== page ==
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October, 2016

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The prosperity of Rotherham was built on coal and steel. It was a proud town with mock Tudor timber frame buildings and some good interwar architecture. It was badly hit by Miner’s Strike in the mid 1980s and subsequent closure of steel works. At the end of the C20th was quite a deprived area and it showed. Since then, a lot of money has been spent to reinvigorate the town centre. Buildings have been spruced up. Clever traffic management keeps the streets free of traffic. There is a water feature in All Saint’s Square and the recently unveiled Heart of Steel by the west front of the Minster. A companion piece “‘Man of Steel'”: is planned to be built on the edge of Rotherham overlooking the M1.

There is a new bus exchange, the railway station has been rebuilt with a stylish modern frontage and there is even a new football stadium.

The streets are busy with shoppers and brightly coloured market stalls. Unfortunately the rejuvenation has still to spread to the edge of the town centre where there are still a lot of empty and run down shops.

The “Minster”: stands proud above All Saint’s Square dominating the surroundings. The tiny “Chapel on the Bridge”: is one of the few Medieval bridge chapels to survive.

“Clifton Park”: is just a short walk from the town centre and is the green lungs of the area with attractive gardens and children’s activities. Clifton House is a lovely C18th house designed by John Carr and is now a museum covering the history of Rotherham as well as the Yorkshire and Lancashire Regiment.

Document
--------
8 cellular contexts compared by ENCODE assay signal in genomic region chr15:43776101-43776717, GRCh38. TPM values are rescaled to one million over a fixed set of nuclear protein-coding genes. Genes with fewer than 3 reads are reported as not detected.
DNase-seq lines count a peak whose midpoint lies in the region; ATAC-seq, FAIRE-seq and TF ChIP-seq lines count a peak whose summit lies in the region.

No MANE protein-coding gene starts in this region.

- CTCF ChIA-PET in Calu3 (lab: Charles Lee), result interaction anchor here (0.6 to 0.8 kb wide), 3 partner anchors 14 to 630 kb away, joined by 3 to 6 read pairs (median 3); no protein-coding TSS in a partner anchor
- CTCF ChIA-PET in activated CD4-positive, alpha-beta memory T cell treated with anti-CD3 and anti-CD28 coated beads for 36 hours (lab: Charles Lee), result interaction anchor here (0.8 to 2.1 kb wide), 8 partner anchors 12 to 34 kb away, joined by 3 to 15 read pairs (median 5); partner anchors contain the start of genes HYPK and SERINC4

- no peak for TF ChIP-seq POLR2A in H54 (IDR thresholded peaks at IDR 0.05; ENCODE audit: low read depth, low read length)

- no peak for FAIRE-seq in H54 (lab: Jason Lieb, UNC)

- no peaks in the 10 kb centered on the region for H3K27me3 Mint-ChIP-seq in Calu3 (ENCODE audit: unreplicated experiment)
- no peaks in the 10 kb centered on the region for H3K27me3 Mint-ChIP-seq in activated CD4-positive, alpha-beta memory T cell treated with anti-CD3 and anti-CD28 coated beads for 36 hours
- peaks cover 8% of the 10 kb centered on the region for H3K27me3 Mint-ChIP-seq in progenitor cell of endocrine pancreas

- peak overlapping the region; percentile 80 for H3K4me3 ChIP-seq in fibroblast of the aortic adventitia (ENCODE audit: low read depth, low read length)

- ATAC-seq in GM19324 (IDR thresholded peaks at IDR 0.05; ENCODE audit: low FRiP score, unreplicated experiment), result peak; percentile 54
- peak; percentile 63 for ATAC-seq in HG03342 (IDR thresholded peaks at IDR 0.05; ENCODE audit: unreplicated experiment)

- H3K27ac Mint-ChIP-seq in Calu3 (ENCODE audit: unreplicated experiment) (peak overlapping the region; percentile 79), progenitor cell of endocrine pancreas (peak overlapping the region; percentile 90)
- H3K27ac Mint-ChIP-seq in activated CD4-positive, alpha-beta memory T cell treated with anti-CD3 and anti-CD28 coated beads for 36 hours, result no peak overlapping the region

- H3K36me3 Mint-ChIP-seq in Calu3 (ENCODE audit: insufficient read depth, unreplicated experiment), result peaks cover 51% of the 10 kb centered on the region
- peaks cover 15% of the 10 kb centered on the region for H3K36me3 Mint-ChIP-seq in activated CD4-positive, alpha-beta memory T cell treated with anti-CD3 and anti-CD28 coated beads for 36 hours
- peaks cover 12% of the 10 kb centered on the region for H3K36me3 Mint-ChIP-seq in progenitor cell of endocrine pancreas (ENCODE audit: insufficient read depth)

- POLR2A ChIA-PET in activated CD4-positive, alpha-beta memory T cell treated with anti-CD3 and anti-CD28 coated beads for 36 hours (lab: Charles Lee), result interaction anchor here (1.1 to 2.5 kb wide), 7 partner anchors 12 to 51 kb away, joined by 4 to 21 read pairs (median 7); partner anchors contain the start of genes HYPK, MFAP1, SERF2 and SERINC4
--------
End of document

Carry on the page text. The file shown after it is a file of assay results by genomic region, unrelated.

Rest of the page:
“Boston Park”: with the shooting lodge of the Earl of Effingham stands on one of the highest points in Rotherham. It was Rotherham’s first public park, opened in 1876 to celebrate the centenary of American Independence. The castle has recently been restored and there are children’s activities and events throughout the year.

On the outskirts of Rotherham towards Meadowhall is “Magma Science Adventure Centre”: Air, Fire and Water, making science fun. The steel making heritage isn’t forgotten and one of the highlights is the Big Melt, a pyrotechnic and audio display around one of the original arc furnaces. There are also children’s play and adventure areas.

It was a dull and murky October day when I visited which explains the rather disappointing pictures. On a sunny day, Rotherham is much more attractive with the brightly coloured market in All Saints Square.


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